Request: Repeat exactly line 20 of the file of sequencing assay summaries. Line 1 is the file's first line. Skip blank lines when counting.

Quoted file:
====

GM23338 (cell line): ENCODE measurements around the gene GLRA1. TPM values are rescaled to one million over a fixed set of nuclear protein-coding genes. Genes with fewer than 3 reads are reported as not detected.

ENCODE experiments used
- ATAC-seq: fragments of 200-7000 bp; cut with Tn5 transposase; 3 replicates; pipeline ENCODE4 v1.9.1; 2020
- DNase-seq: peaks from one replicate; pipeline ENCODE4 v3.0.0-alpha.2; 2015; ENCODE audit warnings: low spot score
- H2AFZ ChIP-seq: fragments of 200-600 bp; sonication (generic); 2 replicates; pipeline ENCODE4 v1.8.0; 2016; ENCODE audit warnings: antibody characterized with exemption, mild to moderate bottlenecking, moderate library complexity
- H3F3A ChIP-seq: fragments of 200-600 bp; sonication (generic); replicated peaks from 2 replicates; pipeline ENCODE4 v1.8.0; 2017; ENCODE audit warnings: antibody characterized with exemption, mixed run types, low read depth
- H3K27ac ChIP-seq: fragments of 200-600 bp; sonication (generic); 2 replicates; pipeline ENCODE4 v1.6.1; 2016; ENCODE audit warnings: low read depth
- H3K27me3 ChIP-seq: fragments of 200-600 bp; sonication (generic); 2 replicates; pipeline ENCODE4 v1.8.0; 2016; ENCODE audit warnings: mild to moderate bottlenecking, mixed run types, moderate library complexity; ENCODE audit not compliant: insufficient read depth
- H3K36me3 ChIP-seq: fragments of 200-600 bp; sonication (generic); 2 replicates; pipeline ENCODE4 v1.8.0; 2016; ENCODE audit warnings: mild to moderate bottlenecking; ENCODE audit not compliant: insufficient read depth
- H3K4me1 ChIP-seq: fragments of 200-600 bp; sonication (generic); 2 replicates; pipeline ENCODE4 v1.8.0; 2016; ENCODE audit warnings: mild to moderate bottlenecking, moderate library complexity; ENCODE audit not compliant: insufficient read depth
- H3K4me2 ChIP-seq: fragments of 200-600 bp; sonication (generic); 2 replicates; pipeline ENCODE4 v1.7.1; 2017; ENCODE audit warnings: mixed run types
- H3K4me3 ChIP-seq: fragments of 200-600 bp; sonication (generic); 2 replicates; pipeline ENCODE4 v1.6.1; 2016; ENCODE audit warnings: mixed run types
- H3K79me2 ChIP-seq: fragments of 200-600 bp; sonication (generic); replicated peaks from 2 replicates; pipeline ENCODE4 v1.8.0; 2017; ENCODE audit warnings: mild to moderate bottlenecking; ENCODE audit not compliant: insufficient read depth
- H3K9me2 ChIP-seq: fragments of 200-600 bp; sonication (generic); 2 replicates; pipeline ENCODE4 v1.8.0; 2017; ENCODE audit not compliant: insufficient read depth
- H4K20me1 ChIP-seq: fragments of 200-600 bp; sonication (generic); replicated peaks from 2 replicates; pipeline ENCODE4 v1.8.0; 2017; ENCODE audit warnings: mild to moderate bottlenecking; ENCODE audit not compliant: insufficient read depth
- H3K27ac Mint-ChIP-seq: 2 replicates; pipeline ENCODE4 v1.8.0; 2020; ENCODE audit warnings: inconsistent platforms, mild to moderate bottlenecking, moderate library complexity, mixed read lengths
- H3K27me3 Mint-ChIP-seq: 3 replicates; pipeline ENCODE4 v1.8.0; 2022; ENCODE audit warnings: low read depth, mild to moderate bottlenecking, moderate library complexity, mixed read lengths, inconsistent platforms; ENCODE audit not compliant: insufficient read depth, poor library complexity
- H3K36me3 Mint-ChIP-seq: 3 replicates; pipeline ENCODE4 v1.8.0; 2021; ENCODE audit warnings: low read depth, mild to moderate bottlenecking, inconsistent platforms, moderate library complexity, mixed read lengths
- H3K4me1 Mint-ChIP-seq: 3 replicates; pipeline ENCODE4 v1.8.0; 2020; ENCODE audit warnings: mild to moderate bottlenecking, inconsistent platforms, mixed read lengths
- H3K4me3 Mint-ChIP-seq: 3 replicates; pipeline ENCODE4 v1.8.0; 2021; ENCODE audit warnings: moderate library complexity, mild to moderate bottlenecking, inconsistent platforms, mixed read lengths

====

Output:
- H3K4me3 Mint-ChIP-seq: 3 replicates; pipeline ENCODE4 v1.8.0; 2021; ENCODE audit warnings: moderate library complexity, mild to moderate bottlenecking, inconsistent platforms, mixed read lengths